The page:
The Intel 8080 has a 16-bit address bus that it uses both for accessing memory and for communication with up to 256 peripheral controllers. The actual details of how a real Intel 8080 signals memory vs. IO port access is quite baroque; but because we are building full computers using an Intel 8080 ISA-compatible CPU, we don't look for pin compatibility. Instead, we capture the morally right addressing interface of the 8080 by using the type Either Port Address (or, with the type synonys resolved, Either (Unsigned 8) (Unsigned 16)) for addrOut. In this particular computer, the details of the original Tiny BASIC firmware prescribe the following memory layout:

Putting it all together, we need 6 KB of RAM from 0x0800 to 0x1fff. We split it into two parts for easier address decoding: 2 KB from 0x0800 to 0x0fff, and 4 KB from 0x1000 to 0x1fff:

   .--------.           
   | ROM 2KB|<---.      
   `--------'    |      .------.                                   
                 |      |      |     .------.                      
   .--------.    |      |      |     |      |<--------<( inByte    
   | RAM 2KB|<---|----->| 8080 |<--->| ACIA |                      
   `--------'    |      |      |     |      |>-------->( outByte   
                 |      |      |     |      |<--------<( outReady  
   .--------.    |      `------'     `------'                      
   | RAM 4KB|<---'      
   `--------'           
    

We want to write this, and exactly this in logicBoard, and the abstraction we use for this is memoryMap. In an address decoder, we start with an address of the whole memory space, and iteratively cut it down into smaller sub-spaces, until we get to something small enough that it maps to a single component. In this case, we start with Either Port Address, and cut it down into e.g. an Unsigned 11 to address a 2K memory component. The dataOut writes and the dataIn reads are restricted along the address decoding, so that the write request only goes to the selected component, and the read result is taken from that as well.

Under the hood, the memory map description uses a Reader of the address and the write, and a Writer of the read result:

newtype Addressing dom addr dat a = Addressing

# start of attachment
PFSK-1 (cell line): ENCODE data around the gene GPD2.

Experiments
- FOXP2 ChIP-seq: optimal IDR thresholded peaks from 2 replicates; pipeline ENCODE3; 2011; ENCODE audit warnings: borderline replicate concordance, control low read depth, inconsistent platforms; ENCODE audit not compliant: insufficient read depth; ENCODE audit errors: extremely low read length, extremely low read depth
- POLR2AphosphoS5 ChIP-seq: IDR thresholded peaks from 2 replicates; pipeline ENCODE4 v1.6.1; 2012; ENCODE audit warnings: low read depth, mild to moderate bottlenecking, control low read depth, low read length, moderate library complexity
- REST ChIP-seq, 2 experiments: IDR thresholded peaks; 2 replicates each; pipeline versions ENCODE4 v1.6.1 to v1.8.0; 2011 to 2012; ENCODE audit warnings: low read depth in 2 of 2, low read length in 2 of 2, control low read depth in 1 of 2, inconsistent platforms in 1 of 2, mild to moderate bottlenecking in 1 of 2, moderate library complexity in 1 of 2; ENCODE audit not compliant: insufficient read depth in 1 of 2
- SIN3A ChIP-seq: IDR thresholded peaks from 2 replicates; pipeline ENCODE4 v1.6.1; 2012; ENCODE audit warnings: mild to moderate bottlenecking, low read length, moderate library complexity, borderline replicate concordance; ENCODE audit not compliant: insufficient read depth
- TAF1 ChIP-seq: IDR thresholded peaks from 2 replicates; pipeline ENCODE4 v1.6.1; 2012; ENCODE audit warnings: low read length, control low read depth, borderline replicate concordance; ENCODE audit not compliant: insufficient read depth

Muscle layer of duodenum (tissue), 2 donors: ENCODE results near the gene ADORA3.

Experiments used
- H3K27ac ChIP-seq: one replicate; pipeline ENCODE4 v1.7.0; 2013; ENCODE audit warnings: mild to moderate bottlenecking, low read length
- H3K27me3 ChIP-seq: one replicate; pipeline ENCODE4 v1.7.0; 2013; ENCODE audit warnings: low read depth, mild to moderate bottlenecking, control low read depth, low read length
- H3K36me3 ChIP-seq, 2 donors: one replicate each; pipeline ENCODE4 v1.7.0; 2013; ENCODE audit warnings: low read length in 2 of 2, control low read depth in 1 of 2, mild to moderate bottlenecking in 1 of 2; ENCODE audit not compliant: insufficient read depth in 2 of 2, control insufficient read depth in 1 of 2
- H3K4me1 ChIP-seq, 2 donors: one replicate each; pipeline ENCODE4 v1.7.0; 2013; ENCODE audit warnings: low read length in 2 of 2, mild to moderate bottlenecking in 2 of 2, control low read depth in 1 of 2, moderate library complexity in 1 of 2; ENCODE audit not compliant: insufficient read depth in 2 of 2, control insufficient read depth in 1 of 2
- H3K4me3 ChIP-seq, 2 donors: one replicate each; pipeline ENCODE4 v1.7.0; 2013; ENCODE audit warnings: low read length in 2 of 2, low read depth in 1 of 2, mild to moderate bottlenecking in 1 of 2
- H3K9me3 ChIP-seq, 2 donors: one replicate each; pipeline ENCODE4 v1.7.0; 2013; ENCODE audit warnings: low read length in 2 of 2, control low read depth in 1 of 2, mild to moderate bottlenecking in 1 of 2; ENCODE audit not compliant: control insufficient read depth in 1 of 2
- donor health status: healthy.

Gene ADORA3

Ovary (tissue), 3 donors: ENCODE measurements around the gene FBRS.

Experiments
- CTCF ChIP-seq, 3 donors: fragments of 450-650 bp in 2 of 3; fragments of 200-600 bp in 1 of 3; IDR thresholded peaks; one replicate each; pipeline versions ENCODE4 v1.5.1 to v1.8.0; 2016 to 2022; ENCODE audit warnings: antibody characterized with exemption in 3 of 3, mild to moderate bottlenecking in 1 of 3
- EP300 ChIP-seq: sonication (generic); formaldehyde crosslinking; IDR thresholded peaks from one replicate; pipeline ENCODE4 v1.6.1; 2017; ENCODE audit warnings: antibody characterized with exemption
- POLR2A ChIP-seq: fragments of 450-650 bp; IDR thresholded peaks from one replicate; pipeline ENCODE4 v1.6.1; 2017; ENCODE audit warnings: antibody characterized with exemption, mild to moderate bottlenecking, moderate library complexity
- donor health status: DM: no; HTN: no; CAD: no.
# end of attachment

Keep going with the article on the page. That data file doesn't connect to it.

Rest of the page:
{ unAddressing :: ReaderT
                      (Signal dom (Maybe addr), Signal dom (Maybe dat))
                      (Writer (Ap (Signal dom) (First dat)))
                      a
    }
    deriving newtype (Functor, Applicative, Monad)

memoryMap
    :: Signal dom (Maybe addr)
    -> Signal dom (Maybe dat)
    -> Addressing dom addr dat a
    -> (Signal dom (Maybe dat), a)
    

Why the Maybe in the address? Because we want to know if the CPU doesn't need memory access in a given cycle at all; this is useful when memory is shared between the CPU and other components. We can resolve memory access contention by prioritizing some peripherals (returning Nothing in dataIn, forcing the CPU to stall) and de-prioritizing others (by only allowing them to access their memory component when the addressing of that sub-space is Nothing).

The implementation of memoryMap and its combinators is not particularly interesting; mask routes based on the high bits and leaves the low bits for the sub-space to handle:

mask
    :: (KnownNat k, KnownNat n)
    => (HiddenClockResetEnable dom)
    => Unsigned (n + k)
    -> Addressing dom (Unsigned k)       dat a
    -> Addressing dom (Unsigned (n + k)) dat a
    

ram0 and romFromFile simply wrap Clash memory primitives (zero-initialized synchronous RAM, and synchronous ROM initialized from a bitfile image) into Addressing-compliant forms, and port hooks up an IO peripheral that responds to PortCommands:

type Port dom addr dat a
    = Signal dom (Maybe (PortCommand addr dat)) -> (Signal dom (Maybe dat), a)

port
    :: (HiddenClockResetEnable dom, NFDataX dat)
    => Port dom addr dat a
    -> Addressing dom addr dat a      
    

This is also where we find out where the second component of memoryMap's return vaue comes from: the whole point of IO peripherals is that they can have connections, and as such, output signals, going to other parts of the circuit (or directly the outside world), not just the CPU's data bus.

The full code

The full Clash source code of the Tiny BASIC computer, including the Intel 8080 core, is available on Github. There is no user documentation at all yet; I've been using all the time and energy I can put into hacking for writing my book instead of tidying up the related repositories. So that's still something I need to get around to eventually; pull requests are obviously welcome!

A "very typed" container for representing microcode

15 September 2020 (programming haskell clash)

I've been thinking a bit about describing microcode lately. My motivation was the Intel 8080-compatible CPU I've been building for my upcoming Clash book. As with everything else for that book, the challenge is not in getting it to work — rather, it is in writing the code as close as possible to the way you would want to explain it to another person.